Database maker Oracle announced on Wednesday that the company's quarterly Critical Patch Updates (CPUs) will give administrators more guidance by providing a summary of the flaws fixed in the update and grading the threat posed by each issue.
The change in policy, announced on the company's blog, will start with the update due out on October 17. The company will grade the severity of each flaw using the Common Vulnerability Scoring System (CVSS), highlight flaws that are remotely exploitable by an unauthenticated user and summarize the vulnerabilities fixed by a patch.
"Oracle introduced these changes as the result of feedback we received from many of our customers," Eric Maurice, manager for security in the company's Global Technology Business Unit, stated in the blog. "We hope that these changes will help our customers assess the criticality of the vulnerabilities resolved with each CPU and help them obtain patching decisions from their senior management more quickly."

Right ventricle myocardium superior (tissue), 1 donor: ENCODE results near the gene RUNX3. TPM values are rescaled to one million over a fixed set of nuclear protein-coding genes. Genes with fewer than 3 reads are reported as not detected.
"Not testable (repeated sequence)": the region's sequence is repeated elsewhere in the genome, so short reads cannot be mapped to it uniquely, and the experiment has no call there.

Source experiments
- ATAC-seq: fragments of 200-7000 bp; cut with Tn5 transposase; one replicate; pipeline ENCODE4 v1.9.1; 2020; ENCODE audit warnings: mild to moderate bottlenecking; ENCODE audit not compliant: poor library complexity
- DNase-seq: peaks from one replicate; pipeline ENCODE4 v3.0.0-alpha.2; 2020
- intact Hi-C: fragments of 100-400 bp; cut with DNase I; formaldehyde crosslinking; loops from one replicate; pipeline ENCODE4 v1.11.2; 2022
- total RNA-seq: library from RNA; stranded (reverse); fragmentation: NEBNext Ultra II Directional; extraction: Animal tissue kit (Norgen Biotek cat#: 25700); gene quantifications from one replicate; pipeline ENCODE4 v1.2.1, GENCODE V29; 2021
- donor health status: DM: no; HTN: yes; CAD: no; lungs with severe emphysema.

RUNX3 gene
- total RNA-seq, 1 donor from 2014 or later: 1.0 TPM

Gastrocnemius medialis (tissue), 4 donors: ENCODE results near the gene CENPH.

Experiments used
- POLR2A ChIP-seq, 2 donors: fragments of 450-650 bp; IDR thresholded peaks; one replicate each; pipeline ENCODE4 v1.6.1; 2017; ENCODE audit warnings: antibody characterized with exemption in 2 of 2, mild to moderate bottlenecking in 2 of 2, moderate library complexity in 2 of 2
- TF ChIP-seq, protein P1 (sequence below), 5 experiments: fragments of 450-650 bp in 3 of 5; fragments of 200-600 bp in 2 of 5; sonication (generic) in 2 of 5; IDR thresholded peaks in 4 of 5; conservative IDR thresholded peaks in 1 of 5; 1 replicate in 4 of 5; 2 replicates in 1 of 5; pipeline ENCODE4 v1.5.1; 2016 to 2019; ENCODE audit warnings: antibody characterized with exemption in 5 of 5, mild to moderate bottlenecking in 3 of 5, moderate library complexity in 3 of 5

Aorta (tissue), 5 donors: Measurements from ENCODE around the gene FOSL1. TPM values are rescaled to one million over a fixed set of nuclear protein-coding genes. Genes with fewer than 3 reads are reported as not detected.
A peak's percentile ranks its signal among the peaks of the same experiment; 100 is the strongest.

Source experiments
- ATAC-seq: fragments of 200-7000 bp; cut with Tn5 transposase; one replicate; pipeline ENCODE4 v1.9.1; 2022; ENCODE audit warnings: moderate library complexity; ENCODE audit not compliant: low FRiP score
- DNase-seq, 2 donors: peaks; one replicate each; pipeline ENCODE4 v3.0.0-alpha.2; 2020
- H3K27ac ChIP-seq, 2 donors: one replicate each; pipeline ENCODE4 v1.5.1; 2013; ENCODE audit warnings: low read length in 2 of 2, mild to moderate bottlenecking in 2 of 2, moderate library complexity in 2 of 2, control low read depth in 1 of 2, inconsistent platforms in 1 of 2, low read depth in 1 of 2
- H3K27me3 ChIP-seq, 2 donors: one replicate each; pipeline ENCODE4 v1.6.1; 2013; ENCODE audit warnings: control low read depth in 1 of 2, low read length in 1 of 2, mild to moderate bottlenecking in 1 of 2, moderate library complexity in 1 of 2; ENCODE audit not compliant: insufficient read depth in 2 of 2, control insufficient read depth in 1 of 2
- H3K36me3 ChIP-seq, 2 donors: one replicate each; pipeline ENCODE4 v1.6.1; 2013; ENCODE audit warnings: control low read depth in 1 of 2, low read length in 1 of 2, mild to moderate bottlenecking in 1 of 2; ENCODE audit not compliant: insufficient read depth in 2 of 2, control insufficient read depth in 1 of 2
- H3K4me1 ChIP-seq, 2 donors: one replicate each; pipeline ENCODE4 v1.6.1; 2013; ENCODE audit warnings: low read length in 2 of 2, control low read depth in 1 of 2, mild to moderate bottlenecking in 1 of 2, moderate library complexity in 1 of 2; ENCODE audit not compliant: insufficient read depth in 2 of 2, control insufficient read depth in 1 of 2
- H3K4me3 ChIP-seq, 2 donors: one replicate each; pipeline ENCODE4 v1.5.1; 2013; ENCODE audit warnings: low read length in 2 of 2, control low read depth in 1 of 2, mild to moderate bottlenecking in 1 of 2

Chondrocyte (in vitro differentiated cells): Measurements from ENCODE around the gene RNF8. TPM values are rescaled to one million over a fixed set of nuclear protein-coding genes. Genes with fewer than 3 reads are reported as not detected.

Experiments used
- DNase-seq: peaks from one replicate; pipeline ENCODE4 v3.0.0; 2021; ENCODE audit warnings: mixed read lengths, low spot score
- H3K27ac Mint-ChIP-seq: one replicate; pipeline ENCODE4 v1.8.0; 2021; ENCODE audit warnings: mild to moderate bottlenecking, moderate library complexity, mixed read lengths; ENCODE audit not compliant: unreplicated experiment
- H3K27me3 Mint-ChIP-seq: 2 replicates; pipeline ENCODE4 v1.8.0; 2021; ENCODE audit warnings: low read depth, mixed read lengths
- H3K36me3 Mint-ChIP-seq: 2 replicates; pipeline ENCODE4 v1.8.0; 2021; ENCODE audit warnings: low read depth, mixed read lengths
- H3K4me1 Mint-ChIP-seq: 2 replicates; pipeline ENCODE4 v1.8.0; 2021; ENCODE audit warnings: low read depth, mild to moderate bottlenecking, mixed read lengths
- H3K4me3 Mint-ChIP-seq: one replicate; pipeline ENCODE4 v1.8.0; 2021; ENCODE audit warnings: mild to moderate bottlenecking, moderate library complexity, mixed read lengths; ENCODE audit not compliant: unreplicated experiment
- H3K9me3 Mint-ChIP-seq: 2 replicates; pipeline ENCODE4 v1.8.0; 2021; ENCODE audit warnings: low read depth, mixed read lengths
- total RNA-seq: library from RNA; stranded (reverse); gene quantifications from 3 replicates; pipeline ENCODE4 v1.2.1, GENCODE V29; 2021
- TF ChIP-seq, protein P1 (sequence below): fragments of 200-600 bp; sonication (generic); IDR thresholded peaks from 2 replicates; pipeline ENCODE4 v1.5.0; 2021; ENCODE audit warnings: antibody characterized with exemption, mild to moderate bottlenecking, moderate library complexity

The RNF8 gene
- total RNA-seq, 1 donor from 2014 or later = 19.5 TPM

Security researchers have criticized Oracle in the past for the time the company has taken to fix vulnerabilities. In July 2005, security experts at Red Database Security outed six flaws, claiming that the company had more than 650 days to fix the security issues. Earlier this year, a second security company released details of a critical flaw after failing to convince Oracle to quickly fix the issue.
The latest move drew praise from Oracle watcher Peter Finnigan, who first noted the change in policy on Wednesday. "This is great news for Oracle customers and will hopefully enable more people to decide what is critical and also what needs to be patched," he said.
Posted by: Robert Lemos